Bank transfers can fill the card gap for e-commerce
With cart abandonment rates as high as 80% on average, offering the right payment methods as checkout is mission-critical. And for European consumers and emerging global markets, any optimized payments mix must include bank transfers.
For many Westernized markets, though certainly not all, credit and debit cards have been popular payment methods for consumers. However, alternative payment methods such as bank transfers, e-wallets, cash-based payments and other payment types are currently the vast majority of e-commerce transactions globally.
These payment types are projected to move from about 65% to over 72% by 2023. Indeed, the language has shifted within the industry in recent years to "‘local" payment methods because these payment types are no longer the alternative; they are the norm. Accepting local payment methods is vital for boosting business across borders and shopper conversion rates.
A trend we’re seeing emerge globally is that bank transfers are already the top payment method in Europe. Bank transfers are the most preferred way to pay in European countries such as in the Netherlands (making up 65% of e-commerce transactions), Finland (57%), Germany (52%), Poland (47%) and Austria (46%). In fact, 24% of Swedes prefer paying via bank transfer when shopping online. In the UK – typically a card-centric payments market – bank transfers have doubled in popularity over the previous three years. Even across the APAC market, bank transfers are popular in Malaysia (46%) and Indonesia (29%).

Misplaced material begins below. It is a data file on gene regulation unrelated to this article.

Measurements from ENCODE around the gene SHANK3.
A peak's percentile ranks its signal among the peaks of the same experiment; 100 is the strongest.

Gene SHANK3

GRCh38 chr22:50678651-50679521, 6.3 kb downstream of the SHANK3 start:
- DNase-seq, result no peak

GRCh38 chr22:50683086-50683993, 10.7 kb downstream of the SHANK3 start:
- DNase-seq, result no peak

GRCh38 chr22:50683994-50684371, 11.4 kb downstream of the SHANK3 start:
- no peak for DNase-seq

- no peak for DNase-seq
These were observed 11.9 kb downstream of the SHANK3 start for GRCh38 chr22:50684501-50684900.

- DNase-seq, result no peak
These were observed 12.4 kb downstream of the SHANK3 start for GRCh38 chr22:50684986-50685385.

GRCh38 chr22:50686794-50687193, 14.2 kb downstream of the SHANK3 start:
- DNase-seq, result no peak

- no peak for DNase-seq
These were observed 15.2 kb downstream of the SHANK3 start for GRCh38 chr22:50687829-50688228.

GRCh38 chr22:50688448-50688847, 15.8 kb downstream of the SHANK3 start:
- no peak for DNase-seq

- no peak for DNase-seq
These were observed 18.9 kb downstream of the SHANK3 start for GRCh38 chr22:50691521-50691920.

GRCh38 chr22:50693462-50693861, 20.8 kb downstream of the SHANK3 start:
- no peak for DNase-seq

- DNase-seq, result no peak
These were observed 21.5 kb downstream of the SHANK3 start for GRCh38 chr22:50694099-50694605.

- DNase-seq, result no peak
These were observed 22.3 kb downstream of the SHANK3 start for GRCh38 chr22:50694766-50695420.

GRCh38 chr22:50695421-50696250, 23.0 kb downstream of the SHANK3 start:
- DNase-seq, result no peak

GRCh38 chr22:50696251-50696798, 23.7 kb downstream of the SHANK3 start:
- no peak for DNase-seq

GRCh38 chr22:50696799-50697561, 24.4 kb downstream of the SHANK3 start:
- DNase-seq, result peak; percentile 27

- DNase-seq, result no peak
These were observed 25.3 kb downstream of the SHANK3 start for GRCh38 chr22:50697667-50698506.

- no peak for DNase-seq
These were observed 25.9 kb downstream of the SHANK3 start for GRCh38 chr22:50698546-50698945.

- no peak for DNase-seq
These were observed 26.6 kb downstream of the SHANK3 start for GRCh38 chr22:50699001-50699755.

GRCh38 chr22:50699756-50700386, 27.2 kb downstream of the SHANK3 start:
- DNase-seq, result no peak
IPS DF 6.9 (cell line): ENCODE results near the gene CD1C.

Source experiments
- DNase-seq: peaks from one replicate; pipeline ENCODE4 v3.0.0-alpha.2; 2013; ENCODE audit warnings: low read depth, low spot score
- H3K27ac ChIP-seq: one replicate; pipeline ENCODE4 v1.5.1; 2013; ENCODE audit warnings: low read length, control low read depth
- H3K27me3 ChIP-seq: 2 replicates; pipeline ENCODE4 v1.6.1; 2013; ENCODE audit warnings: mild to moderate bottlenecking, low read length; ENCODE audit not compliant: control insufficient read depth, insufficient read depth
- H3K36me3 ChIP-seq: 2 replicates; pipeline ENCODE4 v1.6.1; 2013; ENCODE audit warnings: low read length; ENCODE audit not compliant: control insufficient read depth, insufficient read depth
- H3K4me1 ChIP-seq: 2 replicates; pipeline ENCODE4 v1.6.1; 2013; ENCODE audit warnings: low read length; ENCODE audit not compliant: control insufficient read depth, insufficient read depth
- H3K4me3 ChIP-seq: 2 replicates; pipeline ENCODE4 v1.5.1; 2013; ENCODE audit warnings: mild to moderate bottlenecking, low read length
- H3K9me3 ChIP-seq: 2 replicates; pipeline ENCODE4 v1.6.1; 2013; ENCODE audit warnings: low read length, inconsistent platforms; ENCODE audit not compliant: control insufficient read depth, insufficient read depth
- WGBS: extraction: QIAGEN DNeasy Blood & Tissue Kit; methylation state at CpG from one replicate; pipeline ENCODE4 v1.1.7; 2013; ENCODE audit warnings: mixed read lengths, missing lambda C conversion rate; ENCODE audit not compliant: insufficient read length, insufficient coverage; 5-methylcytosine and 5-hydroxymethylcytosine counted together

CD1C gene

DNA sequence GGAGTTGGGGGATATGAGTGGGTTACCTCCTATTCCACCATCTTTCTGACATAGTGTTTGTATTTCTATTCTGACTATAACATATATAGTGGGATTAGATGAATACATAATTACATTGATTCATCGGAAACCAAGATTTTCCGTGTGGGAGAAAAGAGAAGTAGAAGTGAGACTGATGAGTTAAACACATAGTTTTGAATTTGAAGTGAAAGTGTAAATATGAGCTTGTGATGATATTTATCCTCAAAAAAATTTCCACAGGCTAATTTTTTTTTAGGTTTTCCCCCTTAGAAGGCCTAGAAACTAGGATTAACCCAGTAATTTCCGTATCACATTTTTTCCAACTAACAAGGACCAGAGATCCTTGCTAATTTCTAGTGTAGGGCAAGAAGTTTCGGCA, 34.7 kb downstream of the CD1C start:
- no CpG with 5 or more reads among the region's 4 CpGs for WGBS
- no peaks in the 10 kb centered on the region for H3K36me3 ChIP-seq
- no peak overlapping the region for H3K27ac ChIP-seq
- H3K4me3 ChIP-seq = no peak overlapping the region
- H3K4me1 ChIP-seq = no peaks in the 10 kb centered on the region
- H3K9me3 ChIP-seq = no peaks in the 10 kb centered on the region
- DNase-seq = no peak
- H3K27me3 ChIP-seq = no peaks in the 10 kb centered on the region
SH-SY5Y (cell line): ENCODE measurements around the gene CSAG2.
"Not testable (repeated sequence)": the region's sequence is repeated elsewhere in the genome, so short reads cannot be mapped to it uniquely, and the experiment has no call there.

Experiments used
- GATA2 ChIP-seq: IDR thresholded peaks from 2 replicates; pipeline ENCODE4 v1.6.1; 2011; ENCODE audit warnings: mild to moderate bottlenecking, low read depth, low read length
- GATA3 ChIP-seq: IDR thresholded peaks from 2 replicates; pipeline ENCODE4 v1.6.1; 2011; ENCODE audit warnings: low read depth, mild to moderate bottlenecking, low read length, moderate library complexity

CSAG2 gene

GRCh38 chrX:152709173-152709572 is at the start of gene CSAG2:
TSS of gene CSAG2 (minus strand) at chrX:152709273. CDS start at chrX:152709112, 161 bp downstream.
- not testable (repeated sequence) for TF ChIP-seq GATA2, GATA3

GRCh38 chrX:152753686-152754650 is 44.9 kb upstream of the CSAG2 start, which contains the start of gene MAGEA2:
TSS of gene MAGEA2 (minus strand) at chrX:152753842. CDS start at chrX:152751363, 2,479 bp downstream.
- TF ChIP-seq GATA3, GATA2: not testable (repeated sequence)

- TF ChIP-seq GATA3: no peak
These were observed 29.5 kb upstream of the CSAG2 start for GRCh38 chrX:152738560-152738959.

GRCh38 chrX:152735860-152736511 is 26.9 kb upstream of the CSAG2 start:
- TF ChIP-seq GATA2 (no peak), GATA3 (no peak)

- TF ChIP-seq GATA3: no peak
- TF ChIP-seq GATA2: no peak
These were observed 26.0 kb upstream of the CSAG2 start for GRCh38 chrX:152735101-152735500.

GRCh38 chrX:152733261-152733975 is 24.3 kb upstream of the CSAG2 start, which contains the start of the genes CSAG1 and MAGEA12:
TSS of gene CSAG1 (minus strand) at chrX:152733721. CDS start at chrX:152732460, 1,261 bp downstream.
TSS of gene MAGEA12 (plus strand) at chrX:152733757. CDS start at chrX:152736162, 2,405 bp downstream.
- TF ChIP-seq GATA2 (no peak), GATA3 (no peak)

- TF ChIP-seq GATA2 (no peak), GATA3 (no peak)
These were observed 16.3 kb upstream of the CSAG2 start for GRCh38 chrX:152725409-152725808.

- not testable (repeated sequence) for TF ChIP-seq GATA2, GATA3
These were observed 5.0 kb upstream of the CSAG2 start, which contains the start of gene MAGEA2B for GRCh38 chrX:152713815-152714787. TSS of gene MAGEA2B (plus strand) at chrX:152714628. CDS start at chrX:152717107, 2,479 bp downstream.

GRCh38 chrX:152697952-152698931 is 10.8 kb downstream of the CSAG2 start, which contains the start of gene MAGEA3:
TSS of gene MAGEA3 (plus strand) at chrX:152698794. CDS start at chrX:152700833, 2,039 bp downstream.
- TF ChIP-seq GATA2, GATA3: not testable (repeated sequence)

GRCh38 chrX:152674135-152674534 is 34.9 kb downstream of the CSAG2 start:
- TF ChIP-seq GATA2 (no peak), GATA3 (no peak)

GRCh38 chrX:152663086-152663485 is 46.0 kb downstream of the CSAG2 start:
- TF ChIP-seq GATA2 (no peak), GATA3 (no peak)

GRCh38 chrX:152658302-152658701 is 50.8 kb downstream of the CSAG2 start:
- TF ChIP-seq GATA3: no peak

It’s not a surprise that many of the world’s consumers prefer paying with bank transfers when shopping online. It’s typically a fairly straightforward user experience: Consumers pay directly and instantly from their bank account by manually typing in payment information. And this method has a whole host of benefits to consumers over card payments. Shoppers do not need to enter sensitive financial data, they receive instant payment confirmations, and they can feel confident about making purchases without accruing credit.
The experience is just as smooth for merchants; they can enjoy guaranteed payment and no risk of chargeback. And most importantly, in light of the new Swedish regulations, it’s a debit-based payment.
The new Swedish legislation and an overall trend of paying online via real-time bank transfer is good news for both consumers and merchants. After all, providing a seamless checkout experience for consumers benefits merchants over the long run.
PPRO's new study found that 44% of UK consumers will abandon a purchase if their favorite payment method isn’t available. This increases to 51% for millennials. Any failure to meet consumer preferences during the payment process means that many customers will abandon carts at the very last hurdle.